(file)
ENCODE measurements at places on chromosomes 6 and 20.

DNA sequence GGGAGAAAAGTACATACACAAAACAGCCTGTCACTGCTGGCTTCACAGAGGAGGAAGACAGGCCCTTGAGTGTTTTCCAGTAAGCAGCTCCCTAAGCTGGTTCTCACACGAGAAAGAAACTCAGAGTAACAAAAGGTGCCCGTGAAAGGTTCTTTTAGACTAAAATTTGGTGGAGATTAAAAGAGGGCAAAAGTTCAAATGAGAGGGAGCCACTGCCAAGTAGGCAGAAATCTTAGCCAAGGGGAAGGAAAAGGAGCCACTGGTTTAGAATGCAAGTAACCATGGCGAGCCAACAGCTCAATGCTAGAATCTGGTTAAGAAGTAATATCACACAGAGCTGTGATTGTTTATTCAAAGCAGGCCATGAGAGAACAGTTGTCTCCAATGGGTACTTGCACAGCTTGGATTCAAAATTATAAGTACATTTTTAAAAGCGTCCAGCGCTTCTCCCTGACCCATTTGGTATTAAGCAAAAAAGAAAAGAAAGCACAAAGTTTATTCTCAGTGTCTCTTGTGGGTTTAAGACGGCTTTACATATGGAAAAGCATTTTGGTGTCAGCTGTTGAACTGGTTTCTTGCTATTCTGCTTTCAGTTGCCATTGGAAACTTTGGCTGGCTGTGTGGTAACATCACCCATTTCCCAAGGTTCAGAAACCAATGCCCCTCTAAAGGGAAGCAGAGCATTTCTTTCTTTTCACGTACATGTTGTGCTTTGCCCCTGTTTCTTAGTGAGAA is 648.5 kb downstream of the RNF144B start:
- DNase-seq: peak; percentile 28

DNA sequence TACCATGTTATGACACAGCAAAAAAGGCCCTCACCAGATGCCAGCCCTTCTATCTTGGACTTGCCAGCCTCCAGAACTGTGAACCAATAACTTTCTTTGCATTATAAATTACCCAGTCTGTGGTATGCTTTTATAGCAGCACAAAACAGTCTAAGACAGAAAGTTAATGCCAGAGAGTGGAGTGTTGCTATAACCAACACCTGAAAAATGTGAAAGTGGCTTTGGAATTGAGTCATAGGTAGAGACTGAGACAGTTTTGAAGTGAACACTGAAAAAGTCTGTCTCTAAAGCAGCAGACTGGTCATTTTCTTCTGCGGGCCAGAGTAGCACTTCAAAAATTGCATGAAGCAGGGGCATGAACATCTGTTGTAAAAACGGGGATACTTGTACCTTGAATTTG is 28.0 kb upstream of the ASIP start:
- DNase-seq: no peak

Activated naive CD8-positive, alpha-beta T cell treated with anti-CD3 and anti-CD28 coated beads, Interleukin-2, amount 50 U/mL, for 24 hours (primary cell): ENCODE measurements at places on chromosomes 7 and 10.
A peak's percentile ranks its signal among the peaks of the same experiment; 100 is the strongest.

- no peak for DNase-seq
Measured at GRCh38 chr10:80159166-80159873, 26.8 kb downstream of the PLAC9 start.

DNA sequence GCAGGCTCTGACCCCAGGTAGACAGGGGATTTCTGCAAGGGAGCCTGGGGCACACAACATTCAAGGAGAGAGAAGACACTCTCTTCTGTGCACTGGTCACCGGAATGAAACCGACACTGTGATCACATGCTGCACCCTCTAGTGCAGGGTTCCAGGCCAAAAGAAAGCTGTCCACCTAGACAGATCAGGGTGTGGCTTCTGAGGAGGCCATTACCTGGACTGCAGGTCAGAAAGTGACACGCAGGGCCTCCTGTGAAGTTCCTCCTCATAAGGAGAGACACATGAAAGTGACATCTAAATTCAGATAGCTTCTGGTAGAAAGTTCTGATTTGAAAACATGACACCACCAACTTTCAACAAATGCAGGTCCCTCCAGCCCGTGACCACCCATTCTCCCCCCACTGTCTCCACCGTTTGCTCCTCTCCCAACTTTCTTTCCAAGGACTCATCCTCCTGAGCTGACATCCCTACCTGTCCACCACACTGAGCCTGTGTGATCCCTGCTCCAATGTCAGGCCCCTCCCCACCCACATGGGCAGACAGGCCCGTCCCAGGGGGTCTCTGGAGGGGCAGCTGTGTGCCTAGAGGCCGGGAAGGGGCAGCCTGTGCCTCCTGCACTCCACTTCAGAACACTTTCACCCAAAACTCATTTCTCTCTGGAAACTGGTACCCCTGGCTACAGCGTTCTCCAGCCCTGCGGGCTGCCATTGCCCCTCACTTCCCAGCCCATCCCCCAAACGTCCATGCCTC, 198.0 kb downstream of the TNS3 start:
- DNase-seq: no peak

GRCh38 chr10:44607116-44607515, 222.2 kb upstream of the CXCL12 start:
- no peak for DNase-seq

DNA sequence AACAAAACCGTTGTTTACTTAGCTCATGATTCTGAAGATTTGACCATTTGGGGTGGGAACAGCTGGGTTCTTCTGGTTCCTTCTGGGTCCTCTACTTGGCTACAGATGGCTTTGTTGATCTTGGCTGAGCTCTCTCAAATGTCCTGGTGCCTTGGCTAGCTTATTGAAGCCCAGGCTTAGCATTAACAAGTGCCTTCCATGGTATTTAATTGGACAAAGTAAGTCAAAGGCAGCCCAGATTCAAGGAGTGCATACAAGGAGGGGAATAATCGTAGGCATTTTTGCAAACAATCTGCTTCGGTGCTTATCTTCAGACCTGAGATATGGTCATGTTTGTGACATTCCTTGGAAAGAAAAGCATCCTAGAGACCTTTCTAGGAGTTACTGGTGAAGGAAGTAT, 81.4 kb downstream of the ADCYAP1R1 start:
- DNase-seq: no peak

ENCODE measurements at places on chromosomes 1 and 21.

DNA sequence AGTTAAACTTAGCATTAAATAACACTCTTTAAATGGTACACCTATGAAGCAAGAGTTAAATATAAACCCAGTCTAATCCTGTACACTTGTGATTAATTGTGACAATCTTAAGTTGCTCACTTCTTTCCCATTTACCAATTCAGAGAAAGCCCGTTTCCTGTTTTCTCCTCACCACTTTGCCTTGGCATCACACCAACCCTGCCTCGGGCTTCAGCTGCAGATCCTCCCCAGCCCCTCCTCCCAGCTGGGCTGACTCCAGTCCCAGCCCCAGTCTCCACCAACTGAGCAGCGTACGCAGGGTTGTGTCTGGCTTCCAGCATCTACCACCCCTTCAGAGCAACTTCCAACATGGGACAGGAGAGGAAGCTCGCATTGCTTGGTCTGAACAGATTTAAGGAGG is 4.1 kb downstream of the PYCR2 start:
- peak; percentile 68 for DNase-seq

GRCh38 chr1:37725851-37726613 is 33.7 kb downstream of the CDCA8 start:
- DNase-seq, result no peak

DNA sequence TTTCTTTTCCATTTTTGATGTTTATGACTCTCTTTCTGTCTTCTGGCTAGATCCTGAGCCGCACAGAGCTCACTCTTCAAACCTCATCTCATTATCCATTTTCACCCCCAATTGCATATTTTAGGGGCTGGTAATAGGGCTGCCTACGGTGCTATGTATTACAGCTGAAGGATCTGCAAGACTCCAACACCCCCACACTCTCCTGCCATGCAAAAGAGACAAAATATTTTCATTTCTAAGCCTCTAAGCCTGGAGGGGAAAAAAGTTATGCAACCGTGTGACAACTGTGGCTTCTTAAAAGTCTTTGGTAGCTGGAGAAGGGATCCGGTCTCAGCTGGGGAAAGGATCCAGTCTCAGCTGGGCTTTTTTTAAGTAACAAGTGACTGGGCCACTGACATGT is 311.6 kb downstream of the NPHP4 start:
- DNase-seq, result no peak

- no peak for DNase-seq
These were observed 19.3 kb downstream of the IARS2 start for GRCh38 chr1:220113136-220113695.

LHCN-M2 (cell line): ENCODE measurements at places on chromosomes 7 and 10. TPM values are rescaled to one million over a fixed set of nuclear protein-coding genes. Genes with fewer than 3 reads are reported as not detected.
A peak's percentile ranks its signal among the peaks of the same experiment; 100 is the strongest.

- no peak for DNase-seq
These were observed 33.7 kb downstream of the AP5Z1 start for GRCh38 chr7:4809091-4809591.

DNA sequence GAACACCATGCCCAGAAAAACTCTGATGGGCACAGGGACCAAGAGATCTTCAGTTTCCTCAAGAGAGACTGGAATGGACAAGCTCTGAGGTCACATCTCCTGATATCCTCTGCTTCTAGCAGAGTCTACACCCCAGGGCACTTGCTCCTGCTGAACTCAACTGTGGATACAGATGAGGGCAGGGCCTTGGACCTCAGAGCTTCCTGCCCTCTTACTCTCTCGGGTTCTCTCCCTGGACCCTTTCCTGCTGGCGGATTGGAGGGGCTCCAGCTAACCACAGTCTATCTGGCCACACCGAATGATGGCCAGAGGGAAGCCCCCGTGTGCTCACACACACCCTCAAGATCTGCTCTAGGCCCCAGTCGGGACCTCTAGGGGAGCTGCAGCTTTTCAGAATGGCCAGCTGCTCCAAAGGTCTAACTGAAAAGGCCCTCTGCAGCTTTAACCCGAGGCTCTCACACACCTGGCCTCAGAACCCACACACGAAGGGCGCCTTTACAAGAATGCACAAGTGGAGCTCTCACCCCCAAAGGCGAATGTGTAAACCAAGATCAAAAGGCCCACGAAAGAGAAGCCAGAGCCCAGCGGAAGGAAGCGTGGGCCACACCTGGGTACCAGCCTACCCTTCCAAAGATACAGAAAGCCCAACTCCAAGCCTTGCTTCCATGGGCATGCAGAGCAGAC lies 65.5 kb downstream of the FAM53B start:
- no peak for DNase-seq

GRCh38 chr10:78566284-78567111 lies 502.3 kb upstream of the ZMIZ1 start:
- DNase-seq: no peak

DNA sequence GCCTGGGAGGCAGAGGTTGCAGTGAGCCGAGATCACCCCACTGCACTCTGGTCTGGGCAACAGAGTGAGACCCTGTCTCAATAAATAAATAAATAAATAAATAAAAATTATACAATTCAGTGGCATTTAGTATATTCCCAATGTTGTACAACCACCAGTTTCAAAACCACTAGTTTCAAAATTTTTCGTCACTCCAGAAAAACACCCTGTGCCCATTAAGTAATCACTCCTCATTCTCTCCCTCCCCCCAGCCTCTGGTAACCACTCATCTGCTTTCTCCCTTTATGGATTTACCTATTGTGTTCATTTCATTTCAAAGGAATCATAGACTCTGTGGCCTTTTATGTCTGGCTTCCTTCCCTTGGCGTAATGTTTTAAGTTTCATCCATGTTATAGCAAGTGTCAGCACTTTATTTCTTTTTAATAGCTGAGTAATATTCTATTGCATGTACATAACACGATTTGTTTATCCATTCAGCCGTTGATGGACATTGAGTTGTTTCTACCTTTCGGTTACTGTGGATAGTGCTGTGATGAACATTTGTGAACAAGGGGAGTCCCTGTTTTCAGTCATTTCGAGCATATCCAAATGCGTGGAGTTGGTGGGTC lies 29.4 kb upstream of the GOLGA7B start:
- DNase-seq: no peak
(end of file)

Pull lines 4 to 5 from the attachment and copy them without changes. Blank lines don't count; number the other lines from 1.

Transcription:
DNA sequence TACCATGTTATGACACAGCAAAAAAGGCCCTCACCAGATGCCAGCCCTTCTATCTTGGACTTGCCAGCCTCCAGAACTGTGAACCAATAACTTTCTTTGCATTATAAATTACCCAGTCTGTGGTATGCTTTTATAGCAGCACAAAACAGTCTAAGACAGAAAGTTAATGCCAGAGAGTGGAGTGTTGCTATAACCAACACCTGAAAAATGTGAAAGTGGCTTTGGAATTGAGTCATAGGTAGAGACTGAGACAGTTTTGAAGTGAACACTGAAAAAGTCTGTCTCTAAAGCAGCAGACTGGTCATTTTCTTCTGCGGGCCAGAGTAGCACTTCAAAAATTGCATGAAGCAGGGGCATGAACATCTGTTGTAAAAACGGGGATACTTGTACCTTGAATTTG is 28.0 kb upstream of the ASIP start:
- DNase-seq: no peak